Oil vs. Uranium vs. Fertilizer: Which Is the Best Commodity Play?

Energy stocks like Cenovus Energy Inc (TSX:CVE)(NYSE:CVE) are among the most popular commodity plays, but are they the best?

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Key Points

Commodities are among the most widely traded assets in the world. The size of the commodity service market is US$5.059 trillion, and it grows bigger every year.

This year, the commodity sector is getting more attention than it’s gotten in past years. Earlier this year, Russia invaded Ukraine, which resulted in supply disruptions. For example, Europe’s power supply was challenged when Russia threatened to cut gas shipments. The oil and gas shortages led to very high prices. At one point this year, WTI crude — the kind of oil produced in the U.S. — traded for $123 per barrel, its highest price in years. Since then, crude oil prices have fallen to $95, which is relatively high but not unprecedented.

Still, the debate about commodities rages on. People have been very concerned about oil prices this year, and they may continue to be. On top of that, fertilizer prices have risen due to shortages and transportation bottlenecks. It’s a time of scarcity in much of the world. In this article, I will explore the question of which type of commodity is best for investors hoping to capitalize on this year’s commodity boom.

The case for oil

The case for oil is based on the fact that there is enormous demand for it worldwide. In 2021, the U.S. consumed about 20 million barrels of oil per day. Worldwide, the figure is greater. Many commodities are in demand, but few are consumed in such staggering quantities.

Another advantage of oil is that it is extremely well studied and understandable. Think about all the things you need to know to make an informed investment in Cenovus Energy (TSX:CVE)(NYSE:CVE). You would need to know about the company’s earnings and cash flows. On top of that, you would need to know about

  • Global oil prices;
  • Oil price trends;
  • The oil-gasoline price correlation; and
  • Macroeconomic factors in large countries like China and the U.S., which consume large amounts of oil.

All of these things are matters of public record. You can pretty much find all the information you need to analyze a stock like Cenovus Energy for free online. For less-liquid commodity markets, that’s not the case, as I’ll explore in the section on uranium.

The case for uranium

The case for uranium is based on the fact that it is thought to be the fuel of the future. Uranium is the fuel for nuclear energy, a kind of energy that produces no emissions. Its advocates say that it is a true form of green energy. Until recently, that was a controversial point, but a few weeks ago, the European Union voted that member states could market nuclear energy as “green.” This paved the way for increased nuclear adoption in Europe.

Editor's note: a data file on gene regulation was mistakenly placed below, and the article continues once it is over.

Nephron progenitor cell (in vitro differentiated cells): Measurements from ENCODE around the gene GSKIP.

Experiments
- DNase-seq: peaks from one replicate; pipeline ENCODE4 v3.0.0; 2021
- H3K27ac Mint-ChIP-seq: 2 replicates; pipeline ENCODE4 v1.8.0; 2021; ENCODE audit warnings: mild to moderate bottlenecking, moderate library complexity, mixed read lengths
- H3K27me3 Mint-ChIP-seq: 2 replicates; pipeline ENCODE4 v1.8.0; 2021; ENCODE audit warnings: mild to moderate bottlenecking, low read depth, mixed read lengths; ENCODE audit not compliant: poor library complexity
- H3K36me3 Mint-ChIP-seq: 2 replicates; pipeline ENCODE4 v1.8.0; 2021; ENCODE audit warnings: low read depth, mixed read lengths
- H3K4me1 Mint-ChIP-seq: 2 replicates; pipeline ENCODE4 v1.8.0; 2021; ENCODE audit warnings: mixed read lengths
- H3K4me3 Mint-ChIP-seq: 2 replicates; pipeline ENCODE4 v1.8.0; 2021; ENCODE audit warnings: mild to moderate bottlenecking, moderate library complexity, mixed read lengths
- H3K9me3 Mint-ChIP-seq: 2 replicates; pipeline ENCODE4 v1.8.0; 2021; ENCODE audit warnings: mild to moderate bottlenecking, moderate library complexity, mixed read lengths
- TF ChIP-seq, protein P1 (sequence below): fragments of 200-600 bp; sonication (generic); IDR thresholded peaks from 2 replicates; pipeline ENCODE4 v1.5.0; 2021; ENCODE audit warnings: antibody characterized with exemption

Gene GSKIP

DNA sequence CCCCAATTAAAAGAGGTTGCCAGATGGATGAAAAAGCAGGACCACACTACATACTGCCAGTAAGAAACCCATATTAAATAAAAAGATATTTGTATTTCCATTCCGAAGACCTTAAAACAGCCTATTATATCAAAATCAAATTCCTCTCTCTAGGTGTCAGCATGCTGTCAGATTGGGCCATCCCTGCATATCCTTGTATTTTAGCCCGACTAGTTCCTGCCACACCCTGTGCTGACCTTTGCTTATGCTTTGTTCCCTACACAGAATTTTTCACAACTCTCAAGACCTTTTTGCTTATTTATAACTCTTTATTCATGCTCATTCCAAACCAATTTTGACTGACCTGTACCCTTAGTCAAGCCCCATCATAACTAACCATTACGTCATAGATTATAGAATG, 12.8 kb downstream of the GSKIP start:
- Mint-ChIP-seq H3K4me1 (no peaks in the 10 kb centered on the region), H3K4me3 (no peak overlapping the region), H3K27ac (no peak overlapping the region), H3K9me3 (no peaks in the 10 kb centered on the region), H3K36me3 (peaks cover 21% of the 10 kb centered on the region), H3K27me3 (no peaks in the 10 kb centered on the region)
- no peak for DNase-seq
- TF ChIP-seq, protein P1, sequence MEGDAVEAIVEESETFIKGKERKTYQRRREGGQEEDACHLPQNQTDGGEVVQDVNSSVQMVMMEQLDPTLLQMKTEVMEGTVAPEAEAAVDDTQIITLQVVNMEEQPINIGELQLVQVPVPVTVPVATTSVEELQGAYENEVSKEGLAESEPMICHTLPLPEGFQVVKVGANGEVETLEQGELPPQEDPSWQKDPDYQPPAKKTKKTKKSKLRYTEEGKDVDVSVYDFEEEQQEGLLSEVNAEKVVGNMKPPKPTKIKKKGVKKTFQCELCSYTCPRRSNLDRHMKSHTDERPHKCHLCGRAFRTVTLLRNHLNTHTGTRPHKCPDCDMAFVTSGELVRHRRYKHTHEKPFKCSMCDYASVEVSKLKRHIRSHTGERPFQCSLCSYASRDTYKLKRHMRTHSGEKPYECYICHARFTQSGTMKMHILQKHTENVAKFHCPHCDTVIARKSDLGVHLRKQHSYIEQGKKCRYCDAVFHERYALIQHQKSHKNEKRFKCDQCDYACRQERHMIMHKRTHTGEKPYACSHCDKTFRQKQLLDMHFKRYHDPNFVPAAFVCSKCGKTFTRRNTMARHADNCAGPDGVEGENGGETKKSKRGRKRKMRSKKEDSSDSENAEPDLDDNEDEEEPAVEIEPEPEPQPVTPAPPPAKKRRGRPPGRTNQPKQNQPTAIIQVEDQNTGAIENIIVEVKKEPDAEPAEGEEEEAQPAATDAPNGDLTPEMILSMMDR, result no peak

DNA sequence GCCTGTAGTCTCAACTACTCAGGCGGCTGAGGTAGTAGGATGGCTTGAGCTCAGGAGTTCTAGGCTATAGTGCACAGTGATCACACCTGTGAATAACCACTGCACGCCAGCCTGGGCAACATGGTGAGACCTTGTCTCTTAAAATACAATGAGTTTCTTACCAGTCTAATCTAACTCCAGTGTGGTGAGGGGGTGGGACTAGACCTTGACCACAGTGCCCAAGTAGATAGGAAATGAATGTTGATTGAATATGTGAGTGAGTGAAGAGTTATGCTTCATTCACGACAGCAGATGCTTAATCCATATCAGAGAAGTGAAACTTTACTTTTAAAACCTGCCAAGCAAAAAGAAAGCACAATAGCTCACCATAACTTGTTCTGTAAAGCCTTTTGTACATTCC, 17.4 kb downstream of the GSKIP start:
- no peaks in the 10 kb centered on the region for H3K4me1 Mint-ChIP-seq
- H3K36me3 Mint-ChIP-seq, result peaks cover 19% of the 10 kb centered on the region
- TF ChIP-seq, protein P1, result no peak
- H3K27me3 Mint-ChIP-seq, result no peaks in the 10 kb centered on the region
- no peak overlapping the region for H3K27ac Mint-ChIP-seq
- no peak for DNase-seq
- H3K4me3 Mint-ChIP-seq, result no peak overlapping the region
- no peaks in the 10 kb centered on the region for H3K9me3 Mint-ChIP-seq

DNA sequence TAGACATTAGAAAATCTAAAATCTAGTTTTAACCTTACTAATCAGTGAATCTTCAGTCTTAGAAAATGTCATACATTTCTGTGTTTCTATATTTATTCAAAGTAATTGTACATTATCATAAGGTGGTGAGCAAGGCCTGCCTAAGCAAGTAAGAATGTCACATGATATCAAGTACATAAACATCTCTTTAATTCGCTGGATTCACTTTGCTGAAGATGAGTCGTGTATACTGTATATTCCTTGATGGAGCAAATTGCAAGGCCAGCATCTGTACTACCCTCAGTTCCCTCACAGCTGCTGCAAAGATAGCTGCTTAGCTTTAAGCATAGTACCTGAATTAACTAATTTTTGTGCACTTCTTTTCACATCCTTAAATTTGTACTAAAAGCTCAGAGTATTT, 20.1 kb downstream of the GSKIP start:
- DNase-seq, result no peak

The downside here is that uranium isn’t anywhere near as well covered as oil is. Nuclear energy is huge, with 444 power plants worldwide. However, nuclear is so efficient that it’s a problem for investors: it doesn’t take all that much uranium to fuel a nuclear power plant. For this reason, there isn’t a cottage industry of uranium analysts and publications like there is for oil, making the commodity harder to analyze.

The case for fertilizer

Finally, we have fertilizer. You can invest in it via fertilizer stocks like Nutrien or through futures offered by CME Group. Fertilizer is going through a shortage this year, thanks to stressed supply chains. One benefit of fertilizer is that it doesn’t have many up-and-coming competitors challenging its position. Oil is being challenged by nuclear power, and fertilizer is still largely based on nitrogen, with no competing alternatives in the works. This makes fertilizer a relatively stable industry that’s not at risk of becoming obsolete.

This article represents the opinion of the writer, who may disagree with the “official” recommendation position of a Motley Fool premium service or advisor. We’re Motley! Questioning an investing thesis — even one of our own — helps us all think critically about investing and make decisions that help us become smarter, happier, and richer, so we sometimes publish articles that may not be in line with recommendations, rankings or other content.

Fool contributor Andrew Button has no position in any of the stocks mentioned. The Motley Fool recommends Nutrien Ltd.

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